They aren’t scheduled to arrive until 2020, but the MTA wants to know what you think of the new subway car prototype that’s currently on display at Hudson Yards.
The R211 subway cars opened for tours on Thursday, and straphangers will be able to check them out at the 34th Street-Hudson Yards 7 line mezzanine through Wednesday. The prototype is open from 11 a.m. to 7 p.m. on weekdays and from 10 a.m. to 5 p.m. on Saturday and Sunday.
MTA staffers will be on-site until Saturday to give tours and solicit feedback with a survey. Plus, straphangers can also tweet their opinions to @MTA or @NYCTSubway, leave a comment on facebook.com/MTANewYorkCityTransit or access the survey on mta.info.
The feedback “will be shared with the car’s designers and the Car Equipment Division of NYC Transit to help better inform how the cars are ultimately produced,” the MTA said.
What makes the R211 so special?
“Developing a first-in-class subway car is an essential part of modernizing our subway system,” MTA Chairman Joseph Lhota said. “It is important that our subway customers provide their feedback in this process, and we hope they will do so after visiting the prototype. Ultimately, our customers will be riding these cars each day, and their input is very important.”
The R211 cars will have a door span of 58 inches, 8 inches wider than the current trains, and also feature digital displays with real-time service and station information, grab rails and double poles, better lighting and more.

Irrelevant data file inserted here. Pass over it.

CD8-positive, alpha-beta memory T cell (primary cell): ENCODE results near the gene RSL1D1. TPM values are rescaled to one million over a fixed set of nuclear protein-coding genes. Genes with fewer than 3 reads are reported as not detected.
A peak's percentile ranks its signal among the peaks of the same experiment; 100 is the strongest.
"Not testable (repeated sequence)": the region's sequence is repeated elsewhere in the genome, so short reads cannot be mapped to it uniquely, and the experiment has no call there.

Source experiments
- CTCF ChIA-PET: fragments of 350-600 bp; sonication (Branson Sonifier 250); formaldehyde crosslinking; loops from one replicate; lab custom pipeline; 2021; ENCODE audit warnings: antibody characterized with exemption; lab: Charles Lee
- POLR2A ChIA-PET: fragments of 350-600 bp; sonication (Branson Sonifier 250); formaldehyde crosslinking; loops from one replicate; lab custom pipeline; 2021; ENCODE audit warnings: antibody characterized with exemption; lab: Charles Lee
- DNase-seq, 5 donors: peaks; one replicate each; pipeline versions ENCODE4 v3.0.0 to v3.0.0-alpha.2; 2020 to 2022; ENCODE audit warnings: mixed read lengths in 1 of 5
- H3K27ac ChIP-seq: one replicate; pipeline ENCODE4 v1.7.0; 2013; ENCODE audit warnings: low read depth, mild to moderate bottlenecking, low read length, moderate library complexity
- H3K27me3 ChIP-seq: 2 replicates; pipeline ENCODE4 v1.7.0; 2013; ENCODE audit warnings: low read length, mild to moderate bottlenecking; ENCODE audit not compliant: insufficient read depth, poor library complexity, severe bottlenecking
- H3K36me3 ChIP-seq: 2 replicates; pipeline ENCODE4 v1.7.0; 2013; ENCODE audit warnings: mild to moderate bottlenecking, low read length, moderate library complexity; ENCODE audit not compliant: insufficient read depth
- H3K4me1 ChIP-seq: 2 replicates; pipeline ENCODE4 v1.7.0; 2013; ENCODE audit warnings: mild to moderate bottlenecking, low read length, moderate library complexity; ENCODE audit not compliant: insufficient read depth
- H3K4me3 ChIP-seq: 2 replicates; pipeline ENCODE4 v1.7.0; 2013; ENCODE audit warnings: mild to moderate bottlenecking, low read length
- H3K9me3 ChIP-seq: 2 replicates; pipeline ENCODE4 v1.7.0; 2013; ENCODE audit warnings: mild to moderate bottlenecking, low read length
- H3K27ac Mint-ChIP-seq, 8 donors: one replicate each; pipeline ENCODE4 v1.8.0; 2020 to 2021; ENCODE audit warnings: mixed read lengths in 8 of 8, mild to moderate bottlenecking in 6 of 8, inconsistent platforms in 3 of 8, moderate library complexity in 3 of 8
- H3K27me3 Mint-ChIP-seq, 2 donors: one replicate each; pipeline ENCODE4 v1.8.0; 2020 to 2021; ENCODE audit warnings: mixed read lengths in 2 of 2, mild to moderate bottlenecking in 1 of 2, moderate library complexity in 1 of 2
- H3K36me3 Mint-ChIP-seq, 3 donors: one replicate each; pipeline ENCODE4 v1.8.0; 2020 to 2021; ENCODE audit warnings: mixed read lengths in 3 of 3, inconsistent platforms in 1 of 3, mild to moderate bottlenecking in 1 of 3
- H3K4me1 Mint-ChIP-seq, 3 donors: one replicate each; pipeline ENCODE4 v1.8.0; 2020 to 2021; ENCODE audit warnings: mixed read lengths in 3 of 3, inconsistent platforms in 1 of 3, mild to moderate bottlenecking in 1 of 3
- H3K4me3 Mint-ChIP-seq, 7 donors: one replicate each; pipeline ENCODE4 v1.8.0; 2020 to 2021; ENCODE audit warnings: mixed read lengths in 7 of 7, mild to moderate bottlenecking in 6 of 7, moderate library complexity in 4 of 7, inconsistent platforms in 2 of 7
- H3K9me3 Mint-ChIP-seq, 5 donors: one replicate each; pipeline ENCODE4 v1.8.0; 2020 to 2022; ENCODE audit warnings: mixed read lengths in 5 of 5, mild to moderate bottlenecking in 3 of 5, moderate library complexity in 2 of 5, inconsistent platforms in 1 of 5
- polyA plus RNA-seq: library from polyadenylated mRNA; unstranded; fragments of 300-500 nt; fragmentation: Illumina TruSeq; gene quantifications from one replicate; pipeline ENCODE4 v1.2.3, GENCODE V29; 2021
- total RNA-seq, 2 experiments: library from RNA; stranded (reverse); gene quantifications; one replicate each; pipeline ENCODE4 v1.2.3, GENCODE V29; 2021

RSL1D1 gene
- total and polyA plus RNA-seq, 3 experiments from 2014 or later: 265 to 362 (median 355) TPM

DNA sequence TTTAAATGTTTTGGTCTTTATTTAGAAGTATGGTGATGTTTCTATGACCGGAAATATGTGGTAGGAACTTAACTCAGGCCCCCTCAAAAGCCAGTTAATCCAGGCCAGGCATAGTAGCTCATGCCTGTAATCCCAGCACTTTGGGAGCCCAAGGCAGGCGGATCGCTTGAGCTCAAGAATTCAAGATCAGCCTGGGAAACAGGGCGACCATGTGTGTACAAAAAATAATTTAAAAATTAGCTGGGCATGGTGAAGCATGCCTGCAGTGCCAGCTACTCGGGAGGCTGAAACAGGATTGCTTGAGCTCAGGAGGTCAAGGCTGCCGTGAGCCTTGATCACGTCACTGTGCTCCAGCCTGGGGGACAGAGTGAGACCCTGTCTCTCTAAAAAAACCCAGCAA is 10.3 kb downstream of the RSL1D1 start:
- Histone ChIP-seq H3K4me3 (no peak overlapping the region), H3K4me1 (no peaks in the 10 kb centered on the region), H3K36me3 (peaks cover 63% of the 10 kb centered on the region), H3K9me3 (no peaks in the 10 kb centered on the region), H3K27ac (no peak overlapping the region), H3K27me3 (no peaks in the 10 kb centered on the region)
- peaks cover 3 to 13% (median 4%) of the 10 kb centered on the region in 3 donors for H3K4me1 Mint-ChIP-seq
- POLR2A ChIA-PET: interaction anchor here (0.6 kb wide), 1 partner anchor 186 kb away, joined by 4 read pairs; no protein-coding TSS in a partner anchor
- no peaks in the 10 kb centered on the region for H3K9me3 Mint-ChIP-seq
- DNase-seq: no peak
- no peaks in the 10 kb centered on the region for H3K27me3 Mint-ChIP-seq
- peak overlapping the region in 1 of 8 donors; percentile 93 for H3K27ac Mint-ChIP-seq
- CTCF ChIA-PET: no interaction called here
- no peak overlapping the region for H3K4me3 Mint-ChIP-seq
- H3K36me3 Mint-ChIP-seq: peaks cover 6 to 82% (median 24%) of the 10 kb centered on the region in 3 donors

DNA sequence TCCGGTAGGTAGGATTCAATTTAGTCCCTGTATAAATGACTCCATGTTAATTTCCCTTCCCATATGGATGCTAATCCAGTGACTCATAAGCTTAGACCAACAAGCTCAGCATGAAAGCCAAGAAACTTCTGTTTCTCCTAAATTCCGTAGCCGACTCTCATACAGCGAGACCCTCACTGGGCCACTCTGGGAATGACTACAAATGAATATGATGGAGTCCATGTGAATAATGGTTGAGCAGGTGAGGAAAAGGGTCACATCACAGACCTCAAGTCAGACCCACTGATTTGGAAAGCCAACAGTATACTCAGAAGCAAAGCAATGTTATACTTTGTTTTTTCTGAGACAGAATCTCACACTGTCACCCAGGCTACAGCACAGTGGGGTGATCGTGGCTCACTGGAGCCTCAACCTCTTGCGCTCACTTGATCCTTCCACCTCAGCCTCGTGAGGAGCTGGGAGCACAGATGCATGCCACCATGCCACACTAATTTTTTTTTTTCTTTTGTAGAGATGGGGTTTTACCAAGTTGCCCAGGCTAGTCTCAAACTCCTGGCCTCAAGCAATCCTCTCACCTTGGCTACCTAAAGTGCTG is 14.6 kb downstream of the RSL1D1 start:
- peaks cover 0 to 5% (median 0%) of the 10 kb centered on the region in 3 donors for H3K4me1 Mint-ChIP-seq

Some of the cars will pilot what is known as an “open gangway” at the end of the cars, which are similar to the accordion-like design of the city’s Select Bus Service buses, which will enable riders to safely and freely move between cars to reduce crowding.
The cars will start being tested on the lettered subway lines and the Staten Island Railway in 2020.
Though the MTA won’t have the results of the customer feedback right away, here’s just some of what New Yorkers are already saying about the prototype on social media:
Can we spend more money on the tracks, timely service, and signal maintenance instead of making our trains look pretty? Sincerely, every commuting New Yorker.
— JJ (@JJDivvie) November 30, 2017
The paint job is nice, plain silver is outdated. Those large LCD information screens are very good, please keep that. Don’t skimp on quality. The rest of the world’s metro equipment is so far ahead, please catch up and, if possible, even surpass their quality and technology.
— John (@Airportus) December 1, 2017